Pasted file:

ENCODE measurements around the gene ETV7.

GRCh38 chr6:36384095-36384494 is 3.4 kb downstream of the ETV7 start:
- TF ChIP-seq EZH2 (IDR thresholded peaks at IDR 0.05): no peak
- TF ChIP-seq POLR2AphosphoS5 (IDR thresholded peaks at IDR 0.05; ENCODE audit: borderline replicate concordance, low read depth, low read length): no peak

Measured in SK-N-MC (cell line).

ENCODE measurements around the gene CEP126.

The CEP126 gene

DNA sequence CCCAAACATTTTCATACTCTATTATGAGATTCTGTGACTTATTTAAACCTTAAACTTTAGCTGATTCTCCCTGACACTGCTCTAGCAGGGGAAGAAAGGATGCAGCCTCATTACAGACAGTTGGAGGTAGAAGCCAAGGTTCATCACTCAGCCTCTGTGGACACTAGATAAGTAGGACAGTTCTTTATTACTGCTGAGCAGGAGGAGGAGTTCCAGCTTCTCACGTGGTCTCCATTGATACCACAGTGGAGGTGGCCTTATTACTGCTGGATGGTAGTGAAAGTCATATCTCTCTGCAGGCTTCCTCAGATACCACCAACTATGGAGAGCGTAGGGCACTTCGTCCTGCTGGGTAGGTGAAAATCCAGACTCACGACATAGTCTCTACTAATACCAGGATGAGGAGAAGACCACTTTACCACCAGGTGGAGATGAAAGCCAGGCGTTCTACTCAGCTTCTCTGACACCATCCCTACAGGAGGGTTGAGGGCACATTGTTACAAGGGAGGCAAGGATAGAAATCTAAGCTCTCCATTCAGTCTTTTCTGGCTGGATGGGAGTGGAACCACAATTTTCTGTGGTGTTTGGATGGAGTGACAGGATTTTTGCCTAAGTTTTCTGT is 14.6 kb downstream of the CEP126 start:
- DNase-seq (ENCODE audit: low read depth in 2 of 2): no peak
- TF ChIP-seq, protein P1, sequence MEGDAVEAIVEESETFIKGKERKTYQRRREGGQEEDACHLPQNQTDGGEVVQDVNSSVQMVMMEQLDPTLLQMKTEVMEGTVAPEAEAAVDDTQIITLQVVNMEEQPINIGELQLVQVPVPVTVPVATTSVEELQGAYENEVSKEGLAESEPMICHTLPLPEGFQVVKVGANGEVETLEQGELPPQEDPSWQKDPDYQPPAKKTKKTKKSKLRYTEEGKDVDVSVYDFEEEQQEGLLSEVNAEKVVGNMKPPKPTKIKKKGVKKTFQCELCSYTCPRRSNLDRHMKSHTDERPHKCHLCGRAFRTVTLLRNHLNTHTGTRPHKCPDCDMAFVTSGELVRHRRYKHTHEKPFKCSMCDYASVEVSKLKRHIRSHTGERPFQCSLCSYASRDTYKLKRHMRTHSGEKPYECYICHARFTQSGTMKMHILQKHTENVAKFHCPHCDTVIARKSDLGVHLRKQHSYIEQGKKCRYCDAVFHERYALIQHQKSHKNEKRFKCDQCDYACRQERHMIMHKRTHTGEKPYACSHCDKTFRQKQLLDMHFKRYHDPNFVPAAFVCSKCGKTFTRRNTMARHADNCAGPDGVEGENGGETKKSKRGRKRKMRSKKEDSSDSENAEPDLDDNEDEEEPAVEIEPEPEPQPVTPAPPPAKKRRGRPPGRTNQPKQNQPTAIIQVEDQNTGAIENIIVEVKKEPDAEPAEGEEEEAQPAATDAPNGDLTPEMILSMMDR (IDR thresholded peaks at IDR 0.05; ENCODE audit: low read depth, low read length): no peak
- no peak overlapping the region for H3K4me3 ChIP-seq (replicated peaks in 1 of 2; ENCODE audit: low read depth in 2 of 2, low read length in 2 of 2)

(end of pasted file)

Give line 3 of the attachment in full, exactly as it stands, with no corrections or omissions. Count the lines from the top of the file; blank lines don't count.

- TF ChIP-seq EZH2 (IDR thresholded peaks at IDR 0.05): no peak